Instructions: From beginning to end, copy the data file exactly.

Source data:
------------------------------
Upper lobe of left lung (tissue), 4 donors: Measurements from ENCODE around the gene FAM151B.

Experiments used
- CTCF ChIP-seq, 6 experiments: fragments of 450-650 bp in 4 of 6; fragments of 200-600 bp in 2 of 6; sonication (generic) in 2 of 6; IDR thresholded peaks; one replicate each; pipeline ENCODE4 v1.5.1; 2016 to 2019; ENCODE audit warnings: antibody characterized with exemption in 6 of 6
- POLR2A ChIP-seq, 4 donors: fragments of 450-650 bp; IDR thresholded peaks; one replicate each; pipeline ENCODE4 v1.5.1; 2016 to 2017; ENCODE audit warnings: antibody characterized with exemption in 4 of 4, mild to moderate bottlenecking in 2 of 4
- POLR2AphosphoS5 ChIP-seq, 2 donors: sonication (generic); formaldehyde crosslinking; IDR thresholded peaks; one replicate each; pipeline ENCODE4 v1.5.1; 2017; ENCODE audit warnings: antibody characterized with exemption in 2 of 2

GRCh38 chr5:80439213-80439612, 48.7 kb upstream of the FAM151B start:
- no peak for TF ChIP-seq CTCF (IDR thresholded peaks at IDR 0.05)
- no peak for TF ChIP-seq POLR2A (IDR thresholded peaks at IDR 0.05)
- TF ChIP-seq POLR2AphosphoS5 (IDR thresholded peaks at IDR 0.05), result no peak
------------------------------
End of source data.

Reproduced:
Upper lobe of left lung (tissue), 4 donors: Measurements from ENCODE around the gene FAM151B.

Experiments used
- CTCF ChIP-seq, 6 experiments: fragments of 450-650 bp in 4 of 6; fragments of 200-600 bp in 2 of 6; sonication (generic) in 2 of 6; IDR thresholded peaks; one replicate each; pipeline ENCODE4 v1.5.1; 2016 to 2019; ENCODE audit warnings: antibody characterized with exemption in 6 of 6
- POLR2A ChIP-seq, 4 donors: fragments of 450-650 bp; IDR thresholded peaks; one replicate each; pipeline ENCODE4 v1.5.1; 2016 to 2017; ENCODE audit warnings: antibody characterized with exemption in 4 of 4, mild to moderate bottlenecking in 2 of 4
- POLR2AphosphoS5 ChIP-seq, 2 donors: sonication (generic); formaldehyde crosslinking; IDR thresholded peaks; one replicate each; pipeline ENCODE4 v1.5.1; 2017; ENCODE audit warnings: antibody characterized with exemption in 2 of 2

GRCh38 chr5:80439213-80439612, 48.7 kb upstream of the FAM151B start:
- no peak for TF ChIP-seq CTCF (IDR thresholded peaks at IDR 0.05)
- no peak for TF ChIP-seq POLR2A (IDR thresholded peaks at IDR 0.05)
- TF ChIP-seq POLR2AphosphoS5 (IDR thresholded peaks at IDR 0.05), result no peak